Sie sind auf Seite 1von 2

The music industry has become an outlet for individuals to turn their passion into something all

people can relate too. With an endless number of genres, there is a song for everyone. Music
can express love, hate, or just shear happiness to be alive, there are endless topics a song can
address. Taylor Swift’s “Blank Space” addresses how powerful relationships can truly be, but in
reality it goes to show how endless flings do not result in true love, but instead, a fading sense
of infatuation. By examining this song with a psychoanalytic lense the audience discovers how
persistent her id truly is, “The id is devoted solely to the gratification of prohibited desires of all
kinds- desire for power, for sex, for amusement, for food- without an eye to consequences,”
(Tyson, 25). Living your life truly for pleasure results in pain, and in Swift’s case, defense
mechanisms like projection and displacement; thus “Blank Space” should serve as a reminder
that allowing one’s id to take control will not result enthrallment, but heartbreak; therefore one’s
superego needs to be present in order to live happy lives.

Taylor Swift’s song “Blank Space” begins with her being fully absorbed in her new
relationship. She meets a man and decides to take a chance with him. Just like all the men
before him, Swift thinks she can change him. She does everything she can to please him and
express her love. When he proves her right, as shown in the music video, and appears to be
unfaithful, Swift takes it to heart, and is sought out to destroy everything that reminds her of
him. She gives a warning to her listeners that boys are a problem by saying, “​Boys only want
love if it's torture
Don't say I didn't say I didn't warn ya,” (Swift.)

Within the lyrics and the music video, Swift’s id is a driving factor through the song. It begins
by explaining her choice to try and change him, “​I can make the bad guys good for a weekend,”
(Swift). ​She then goes onto say, ​So it's gonna be forever, Or it's gonna go down in flames, You
can tell me when it's over, If the high was worth the pain,” (Swift). This goes to show how
powerful her id is, by comparing love to being high, a intense feeling of pleasure. Her
subconscious is seeking pleasure, and immediate gratification without looking at the
consequences. In addition to this, these lines utilize the black and white fallacy, emphasizing the
idea that the relation will either be euphoric, or catastrophic. Swift also mentions her “long list
of ex-lovers” reaffirming how her id tends to use men to satisfy her subconscious. She also
expresses this with the line, “Cause you know I love the players, And you love the game,”
proving she only gets involved for the satisfaction the man will give her, knowing he’s also only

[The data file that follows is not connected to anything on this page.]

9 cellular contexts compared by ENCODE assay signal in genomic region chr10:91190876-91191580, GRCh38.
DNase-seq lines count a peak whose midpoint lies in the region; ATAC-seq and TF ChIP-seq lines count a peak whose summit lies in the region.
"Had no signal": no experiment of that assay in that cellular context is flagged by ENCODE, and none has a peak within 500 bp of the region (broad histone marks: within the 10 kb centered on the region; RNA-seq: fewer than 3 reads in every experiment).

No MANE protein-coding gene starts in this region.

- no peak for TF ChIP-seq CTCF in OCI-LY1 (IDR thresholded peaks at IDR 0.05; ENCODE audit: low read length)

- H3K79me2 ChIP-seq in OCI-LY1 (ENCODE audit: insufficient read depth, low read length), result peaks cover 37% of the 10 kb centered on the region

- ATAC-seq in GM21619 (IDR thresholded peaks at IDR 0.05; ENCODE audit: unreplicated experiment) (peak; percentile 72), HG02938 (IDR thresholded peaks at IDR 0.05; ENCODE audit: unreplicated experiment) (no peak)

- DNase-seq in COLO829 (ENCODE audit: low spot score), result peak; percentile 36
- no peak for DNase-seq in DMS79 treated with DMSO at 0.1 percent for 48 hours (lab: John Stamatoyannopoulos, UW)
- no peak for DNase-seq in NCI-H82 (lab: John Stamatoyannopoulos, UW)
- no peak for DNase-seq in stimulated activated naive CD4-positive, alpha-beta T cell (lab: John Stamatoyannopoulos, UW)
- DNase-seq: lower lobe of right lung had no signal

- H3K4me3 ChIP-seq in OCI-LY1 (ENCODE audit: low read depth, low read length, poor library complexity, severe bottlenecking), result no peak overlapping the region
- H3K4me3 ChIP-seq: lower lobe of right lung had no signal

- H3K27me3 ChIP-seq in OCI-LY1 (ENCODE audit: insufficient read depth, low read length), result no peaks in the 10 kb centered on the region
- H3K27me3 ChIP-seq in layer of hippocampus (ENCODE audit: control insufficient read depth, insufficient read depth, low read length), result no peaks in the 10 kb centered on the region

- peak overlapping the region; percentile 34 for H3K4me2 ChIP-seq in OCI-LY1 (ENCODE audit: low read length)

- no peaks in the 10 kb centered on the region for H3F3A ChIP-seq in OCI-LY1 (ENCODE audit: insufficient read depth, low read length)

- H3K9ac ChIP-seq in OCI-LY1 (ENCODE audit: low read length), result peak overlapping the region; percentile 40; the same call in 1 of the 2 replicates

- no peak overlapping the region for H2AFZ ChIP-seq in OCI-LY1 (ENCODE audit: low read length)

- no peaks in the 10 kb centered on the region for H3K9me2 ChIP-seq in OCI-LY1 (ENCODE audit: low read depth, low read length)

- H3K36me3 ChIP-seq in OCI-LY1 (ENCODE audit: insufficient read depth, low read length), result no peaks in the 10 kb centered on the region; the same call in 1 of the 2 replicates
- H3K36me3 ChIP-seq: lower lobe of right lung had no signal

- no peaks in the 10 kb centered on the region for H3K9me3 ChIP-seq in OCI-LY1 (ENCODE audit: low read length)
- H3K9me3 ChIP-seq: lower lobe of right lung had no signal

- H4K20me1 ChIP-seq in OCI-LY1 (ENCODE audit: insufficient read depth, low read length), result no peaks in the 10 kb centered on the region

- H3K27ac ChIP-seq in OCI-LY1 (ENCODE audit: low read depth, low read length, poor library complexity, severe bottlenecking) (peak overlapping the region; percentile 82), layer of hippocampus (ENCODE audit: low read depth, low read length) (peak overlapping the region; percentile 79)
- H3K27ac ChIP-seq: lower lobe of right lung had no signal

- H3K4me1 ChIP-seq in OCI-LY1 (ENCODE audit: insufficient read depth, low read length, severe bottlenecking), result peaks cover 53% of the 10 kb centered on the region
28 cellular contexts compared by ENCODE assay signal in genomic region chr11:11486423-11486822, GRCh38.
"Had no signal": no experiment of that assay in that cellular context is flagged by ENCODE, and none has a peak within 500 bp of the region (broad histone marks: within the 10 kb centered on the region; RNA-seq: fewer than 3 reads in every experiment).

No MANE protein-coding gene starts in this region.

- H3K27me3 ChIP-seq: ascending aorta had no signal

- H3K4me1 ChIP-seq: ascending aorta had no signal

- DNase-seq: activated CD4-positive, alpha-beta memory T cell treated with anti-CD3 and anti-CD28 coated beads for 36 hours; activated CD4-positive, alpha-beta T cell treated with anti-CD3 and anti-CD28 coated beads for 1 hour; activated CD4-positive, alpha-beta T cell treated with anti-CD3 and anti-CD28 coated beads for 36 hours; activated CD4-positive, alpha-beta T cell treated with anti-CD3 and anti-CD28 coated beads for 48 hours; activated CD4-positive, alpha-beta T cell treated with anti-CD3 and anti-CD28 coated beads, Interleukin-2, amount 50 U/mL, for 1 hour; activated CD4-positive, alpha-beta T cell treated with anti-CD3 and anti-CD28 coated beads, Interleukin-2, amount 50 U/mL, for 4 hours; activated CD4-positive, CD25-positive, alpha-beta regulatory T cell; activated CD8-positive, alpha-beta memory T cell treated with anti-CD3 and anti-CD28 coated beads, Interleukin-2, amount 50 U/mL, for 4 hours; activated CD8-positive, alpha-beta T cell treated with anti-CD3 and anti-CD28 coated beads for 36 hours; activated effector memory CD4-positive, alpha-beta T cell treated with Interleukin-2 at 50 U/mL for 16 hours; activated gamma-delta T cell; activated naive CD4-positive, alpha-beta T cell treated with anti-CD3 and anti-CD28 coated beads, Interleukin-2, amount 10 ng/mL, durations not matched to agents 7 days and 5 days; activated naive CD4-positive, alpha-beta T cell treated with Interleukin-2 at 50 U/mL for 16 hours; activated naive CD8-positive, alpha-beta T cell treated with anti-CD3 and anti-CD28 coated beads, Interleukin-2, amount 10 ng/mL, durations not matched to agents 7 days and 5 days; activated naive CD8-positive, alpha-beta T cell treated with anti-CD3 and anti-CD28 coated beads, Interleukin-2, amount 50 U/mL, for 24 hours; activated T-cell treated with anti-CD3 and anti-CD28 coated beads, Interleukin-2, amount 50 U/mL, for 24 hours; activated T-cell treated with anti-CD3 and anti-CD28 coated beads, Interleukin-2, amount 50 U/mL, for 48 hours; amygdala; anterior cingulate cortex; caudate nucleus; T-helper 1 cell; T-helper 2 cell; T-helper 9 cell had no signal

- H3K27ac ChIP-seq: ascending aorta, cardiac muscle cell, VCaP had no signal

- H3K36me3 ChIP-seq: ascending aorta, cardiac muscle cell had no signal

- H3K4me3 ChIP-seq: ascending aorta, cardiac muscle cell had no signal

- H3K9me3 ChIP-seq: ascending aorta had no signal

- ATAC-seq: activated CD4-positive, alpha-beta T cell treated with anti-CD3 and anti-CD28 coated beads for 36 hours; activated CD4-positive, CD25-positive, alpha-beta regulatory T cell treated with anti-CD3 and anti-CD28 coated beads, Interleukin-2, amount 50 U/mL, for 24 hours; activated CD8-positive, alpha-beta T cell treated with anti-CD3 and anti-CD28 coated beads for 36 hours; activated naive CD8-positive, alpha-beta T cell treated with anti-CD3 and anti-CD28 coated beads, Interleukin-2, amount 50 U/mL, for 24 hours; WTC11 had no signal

in the relationship to satisfy his id as well. ​When looking at the lyrics one finds that Swift uses
projection, ascribing our fear, problem, or guilty desire to someone else and then condemning
them for it, (Tyson, 15), as a driving force in this song. The entire song is a way of attacking a
man’s character. By insinuating that he was cheating with the line, “Oh my god who is she, ​I get
drunk on jealousy, But you'll come back each time you leave,” (Swift), she implies that he was
unfaithful, yet will still come crawling back. When watching the music video Swift uses
displacement, or “​taking it out’ on someone or something less threatening than the person who
caused the fear, hurt, frustration, or anger,” (Tyson, 15),​ as the main defense mechanism used to
protect her ego. During the first half of the video Swift is seen riding horses, carving their
names into a tree, painting a portrait of “him”, and having a picnic. The video soon turns into
fighting, and crying. She begins destroying and burning his belongings, ruining the painting,
cutting down the tree, and ultimately smashing his car with a golf club. Demolishing his car was
the most powerful, as it represented “him” and her feelings towards “him.” She is displacing her
emotions from being cheated on, onto his car. She is satisfying her id by wrecking his car,
similarly to the way he wrecked her heart.

Taylor Swift uses “Blank Space” as a way of sublimation to express her feelings toward men.
She insists that men are the problem, and the relationship was doomed from the start. In reality
Swift was only using her id to make decisions, resulting in a downward spiral. Going through
the trauma of being cheated on, she wants revenge and sets out to achieve that. Using projection
and displacement as a way to cope, she ends up making the situation worse. When viewing this
song in an psychoanalytic perspective it becomes clear how to avoid such situations. In order to
find true love, relationships need to be based on a mix of pleasure and morals. If both parties are
only satifiying their id’s, their relationship might never be genuine. Although satisfying one’s id
is important, relationships need a balance of lust and love. This song has a great takeaway
message for all it’s viewers, in learning that the way Swift handles trauma is not healthy, and in
fact, there is a better way to live.